Announcing Stack Overflow Documentation

We started with Q&A. Technical documentation is next, and we need your help.

Whether you're a beginner or an experienced developer, you can contribute.

Sign up and start helping → Learn more about Documentation →

The following code is possible in 32-bit Visual Studio C++. Is there a 64-bit equivalent using intrinsics since inline ASM isn't supported in the 64-bit version of Visual Studio C++?

FORCEINLINE bool bAtomicCAS8(volatile UINT8 *dest, UINT8 oldval, UINT8 newval)
    bool result=false;
        mov     al,oldval
        mov     edx,dest
        mov     cl,newval
        lock cmpxchg    byte ptr [edx],cl
        setz    result

The following instrinsics compile under Visual Studio C++


What I am looking for is something along the lines of


But that doesn't seem to exist.

share|improve this question
up vote 2 down vote accepted

No, that doesn't exist. You can implement it out-of-line though, if needed.


_text   SEGMENT

; char _InterlockedCompareExchange8(volatile char*, char NewValue, char Expected)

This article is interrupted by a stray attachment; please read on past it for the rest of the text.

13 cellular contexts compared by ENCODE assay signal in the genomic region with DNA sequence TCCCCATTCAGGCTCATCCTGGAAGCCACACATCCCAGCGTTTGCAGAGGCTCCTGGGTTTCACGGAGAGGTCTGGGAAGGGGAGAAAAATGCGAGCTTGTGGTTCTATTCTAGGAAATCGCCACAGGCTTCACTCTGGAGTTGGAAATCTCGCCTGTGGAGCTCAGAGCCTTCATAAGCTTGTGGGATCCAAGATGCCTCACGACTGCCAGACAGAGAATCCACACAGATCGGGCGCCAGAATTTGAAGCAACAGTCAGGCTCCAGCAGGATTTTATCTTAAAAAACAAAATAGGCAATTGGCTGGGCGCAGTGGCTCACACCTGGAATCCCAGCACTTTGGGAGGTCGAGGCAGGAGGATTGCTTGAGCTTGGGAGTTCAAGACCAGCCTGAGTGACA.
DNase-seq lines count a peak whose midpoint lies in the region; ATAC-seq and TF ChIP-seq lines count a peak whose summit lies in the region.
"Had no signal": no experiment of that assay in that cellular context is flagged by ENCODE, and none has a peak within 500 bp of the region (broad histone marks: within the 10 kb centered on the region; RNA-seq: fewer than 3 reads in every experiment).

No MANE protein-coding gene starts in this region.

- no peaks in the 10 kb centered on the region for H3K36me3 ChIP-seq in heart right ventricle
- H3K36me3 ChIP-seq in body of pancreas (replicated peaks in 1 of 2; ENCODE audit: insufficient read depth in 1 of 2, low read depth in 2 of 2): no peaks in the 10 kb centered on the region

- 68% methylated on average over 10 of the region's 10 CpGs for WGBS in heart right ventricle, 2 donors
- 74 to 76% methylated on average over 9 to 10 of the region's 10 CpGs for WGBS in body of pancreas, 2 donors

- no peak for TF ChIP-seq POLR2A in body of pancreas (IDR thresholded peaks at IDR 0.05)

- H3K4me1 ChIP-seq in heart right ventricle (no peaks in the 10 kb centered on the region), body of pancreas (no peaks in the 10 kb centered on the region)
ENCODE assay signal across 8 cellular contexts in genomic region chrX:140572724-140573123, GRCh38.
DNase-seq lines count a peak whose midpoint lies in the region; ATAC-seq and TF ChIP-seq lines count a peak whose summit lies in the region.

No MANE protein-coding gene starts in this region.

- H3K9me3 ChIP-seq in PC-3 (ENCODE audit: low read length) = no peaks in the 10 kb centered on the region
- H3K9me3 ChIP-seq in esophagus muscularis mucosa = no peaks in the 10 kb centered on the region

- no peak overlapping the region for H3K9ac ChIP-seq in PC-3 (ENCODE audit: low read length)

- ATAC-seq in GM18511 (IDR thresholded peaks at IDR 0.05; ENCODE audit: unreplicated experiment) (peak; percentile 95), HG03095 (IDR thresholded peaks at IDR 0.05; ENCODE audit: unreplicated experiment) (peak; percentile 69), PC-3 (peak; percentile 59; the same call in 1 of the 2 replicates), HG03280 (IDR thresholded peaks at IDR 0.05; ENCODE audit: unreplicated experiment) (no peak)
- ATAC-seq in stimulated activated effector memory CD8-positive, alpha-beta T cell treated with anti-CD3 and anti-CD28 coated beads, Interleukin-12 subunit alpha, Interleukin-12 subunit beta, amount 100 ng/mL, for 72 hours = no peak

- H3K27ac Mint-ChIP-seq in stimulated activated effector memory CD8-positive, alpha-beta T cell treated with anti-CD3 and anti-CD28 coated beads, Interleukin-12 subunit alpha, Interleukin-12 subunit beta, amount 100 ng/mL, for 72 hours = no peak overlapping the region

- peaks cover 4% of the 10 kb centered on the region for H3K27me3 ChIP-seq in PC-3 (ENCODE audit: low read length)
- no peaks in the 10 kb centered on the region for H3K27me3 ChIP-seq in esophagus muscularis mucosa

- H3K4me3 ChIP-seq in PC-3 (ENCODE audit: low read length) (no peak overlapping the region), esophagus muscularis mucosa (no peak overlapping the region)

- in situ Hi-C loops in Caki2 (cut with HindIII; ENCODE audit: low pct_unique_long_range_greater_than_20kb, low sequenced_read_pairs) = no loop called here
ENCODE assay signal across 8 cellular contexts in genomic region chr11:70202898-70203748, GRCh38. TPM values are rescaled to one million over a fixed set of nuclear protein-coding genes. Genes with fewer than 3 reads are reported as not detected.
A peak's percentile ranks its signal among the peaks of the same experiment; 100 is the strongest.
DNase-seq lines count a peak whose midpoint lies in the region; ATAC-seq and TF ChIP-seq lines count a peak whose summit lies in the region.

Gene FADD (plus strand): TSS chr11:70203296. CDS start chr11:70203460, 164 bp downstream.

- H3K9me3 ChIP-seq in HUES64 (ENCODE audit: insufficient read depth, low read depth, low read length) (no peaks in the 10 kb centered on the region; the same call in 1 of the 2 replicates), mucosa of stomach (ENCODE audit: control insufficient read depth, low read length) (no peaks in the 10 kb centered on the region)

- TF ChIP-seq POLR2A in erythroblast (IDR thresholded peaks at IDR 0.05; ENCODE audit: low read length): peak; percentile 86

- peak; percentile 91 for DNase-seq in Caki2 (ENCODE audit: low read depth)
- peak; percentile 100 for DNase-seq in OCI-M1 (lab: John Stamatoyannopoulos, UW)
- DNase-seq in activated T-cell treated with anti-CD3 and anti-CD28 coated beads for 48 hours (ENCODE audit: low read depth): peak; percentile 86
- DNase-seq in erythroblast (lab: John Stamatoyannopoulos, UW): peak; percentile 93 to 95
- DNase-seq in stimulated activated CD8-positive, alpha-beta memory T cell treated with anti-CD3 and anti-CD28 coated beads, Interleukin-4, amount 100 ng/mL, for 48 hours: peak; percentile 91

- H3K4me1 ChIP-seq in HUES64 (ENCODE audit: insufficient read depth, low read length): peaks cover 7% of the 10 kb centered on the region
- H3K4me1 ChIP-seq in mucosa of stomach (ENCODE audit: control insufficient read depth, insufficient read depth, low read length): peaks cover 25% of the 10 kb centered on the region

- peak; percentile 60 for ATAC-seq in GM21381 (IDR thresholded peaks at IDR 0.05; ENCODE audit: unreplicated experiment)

;      - RCX, RDX, R8

_InterlockedCompareExchange8  PROC

    mov    eax,r8d
    lock cmpxchg [rcx],dl

_InterlockedCompareExchange8  ENDP

_text  ENDS

share|improve this answer
What register is the return variable for a 64-bit asm function ? – Adisak Apr 28 '11 at 6:49
The return value is in AL, AX, EAX, RAX depending on the size. Here it is put there by the cmpxchg instruction. – Bo Persson Apr 28 '11 at 7:19
At least since Visual Studio 2012, this is no longer required, although not documented. See my answer. – harrymc Jan 5 '14 at 13:08

Verified for Visual Studio 2012 that this intrinsic does exist :

char _InterlockedCompareExchange8(volatile char*, char NewValue, char Expected)

However, it appears nowhere in the documentation.

share|improve this answer
At the time I was using 2010 which doesn't have this intrinsic. I'm using 2012 now though so all is better :-) – Adisak Feb 14 '14 at 1:05

Your Answer


By posting your answer, you agree to the privacy policy and terms of service.

Not the answer you're looking for? Browse other questions tagged or ask your own question.